India’s Taj Mahal: Only 1 Story of Eternal Love

Taj Mahal

Updated On: November 09, 2023 by   Marwa Abdel MoniemMarwa Abdel Moniem

Chances are you’ve heard about the story of eternal love behind the ivory white-marble palace in India, and you might as well have seen pictures of it, but the truth is such a curious search can never do the Taj Mahal justice. There is a moral behind the story and a diamond of beauty standing on the right bank of the Yamuna River, making it a landmark in India and the whole world.

This masterpiece of construction is a UNESCO World Heritage Site with unique features found nowhere else. There is only one Taj Mahal in this world, and it was meant to be a one-and-only, just as true love comes once in a lifetime. 

True love is the answer to why this place was built in the first place. Interested to know more about it? Read on for an insider’s look into the history and architecture of the most prominent monument of India, which has also served as a perfect setting for many movies and a favourable destination for many world stars and leaders. 

The Story of the Taj Mahal in India  

Taj Mahal

A place where soulmates can meet! That’s probably what Shah Jahan, the fifth Mughal emperor, had in mind when he ordered the construction of the Taj Mahal in Arda, India. 

In a show of undying love, Shah Jahan had this palace built in memory of his favourite wife, Mumtaz Mahal, who had died while giving birth to their child. Construction took place between 1632 AD and 1648 AD.

The most beautiful tomb in the world was built for the Muslim princess, whose name in English roughly translates into “the jewel of the palace”. It was the name Shah Jahan gave his beloved Empress consort. The Taj Mahal translates into “the crown of the palace”.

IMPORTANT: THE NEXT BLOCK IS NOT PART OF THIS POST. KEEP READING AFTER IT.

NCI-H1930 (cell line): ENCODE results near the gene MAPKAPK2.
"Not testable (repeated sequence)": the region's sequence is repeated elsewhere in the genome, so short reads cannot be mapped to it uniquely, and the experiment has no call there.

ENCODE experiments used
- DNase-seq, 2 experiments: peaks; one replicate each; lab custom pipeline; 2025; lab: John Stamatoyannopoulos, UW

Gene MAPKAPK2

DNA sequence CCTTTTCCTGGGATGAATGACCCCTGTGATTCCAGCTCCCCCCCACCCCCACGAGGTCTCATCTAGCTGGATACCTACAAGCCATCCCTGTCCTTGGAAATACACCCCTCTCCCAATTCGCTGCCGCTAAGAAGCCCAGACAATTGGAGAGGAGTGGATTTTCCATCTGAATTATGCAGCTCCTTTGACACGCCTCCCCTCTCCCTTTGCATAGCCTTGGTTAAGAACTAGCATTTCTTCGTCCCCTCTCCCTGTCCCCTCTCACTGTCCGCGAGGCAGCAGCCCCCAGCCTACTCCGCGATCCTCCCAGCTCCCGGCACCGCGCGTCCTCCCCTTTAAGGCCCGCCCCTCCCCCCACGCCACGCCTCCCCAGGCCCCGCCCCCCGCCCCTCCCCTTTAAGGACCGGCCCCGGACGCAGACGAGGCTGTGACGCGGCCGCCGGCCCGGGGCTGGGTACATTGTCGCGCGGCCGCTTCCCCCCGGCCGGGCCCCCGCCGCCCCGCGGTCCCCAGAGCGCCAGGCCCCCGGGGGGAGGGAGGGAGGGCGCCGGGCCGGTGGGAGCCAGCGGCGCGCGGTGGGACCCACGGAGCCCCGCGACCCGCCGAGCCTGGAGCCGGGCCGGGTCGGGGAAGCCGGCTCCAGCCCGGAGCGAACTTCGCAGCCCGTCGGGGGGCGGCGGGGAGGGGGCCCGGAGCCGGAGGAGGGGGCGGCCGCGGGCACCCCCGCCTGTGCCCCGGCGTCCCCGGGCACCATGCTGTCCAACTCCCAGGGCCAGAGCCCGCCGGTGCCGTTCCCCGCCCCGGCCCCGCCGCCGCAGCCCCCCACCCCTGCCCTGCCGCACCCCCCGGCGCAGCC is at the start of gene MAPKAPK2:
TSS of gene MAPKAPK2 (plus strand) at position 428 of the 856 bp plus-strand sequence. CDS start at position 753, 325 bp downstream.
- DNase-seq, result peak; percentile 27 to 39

The main gateway, a mosque, a guest house, and the outer courtyard were later built in 1653 AD and are now part of the mausoleum complex. 


Arabic Inscriptions on the Walls

Carved in black marble, the Arabic lettering decorates the mausoleum, where the actual graves of both Mumtaz Mahal and Shah Jahan are kept safe and sealed in its basement. 

The cenotaphs are preserved in an undecorated burial room below a main chamber, which features polished gemstones and houses empty tombs of the emperor and his beloved wife. The actual graves are closed to the public. 

Legend has it that Mumtaz Mahal had this dream to be buried in the most beautiful tomb — her husband saw to it that it came true. The Taj Mahal is living evidence of pure love that is immortalised in white marble and bears the heartbreaks of a soulmate. Indeed, love is the architect of the Taj Mahal! 

A Gem of Islamic Art in India

Taj Mahal

A jewel it is! That is what best describes the Taj Mahal, which was built by the most skilled artisans using the finest materials to come out with this most beautiful mausoleum in the history of humankind.  

Thirty-seven artisans had put their magical touches on the construction. One was called from Baghdad mainly to carve the curved Arabic letters, and another from Bukhara City to polish the flowers on the marble stone. Some others arrived from Istanbul to build the domes, and some from Samarkand to build the minarets. All worked together to construct this masterpiece — the Taj Mahal.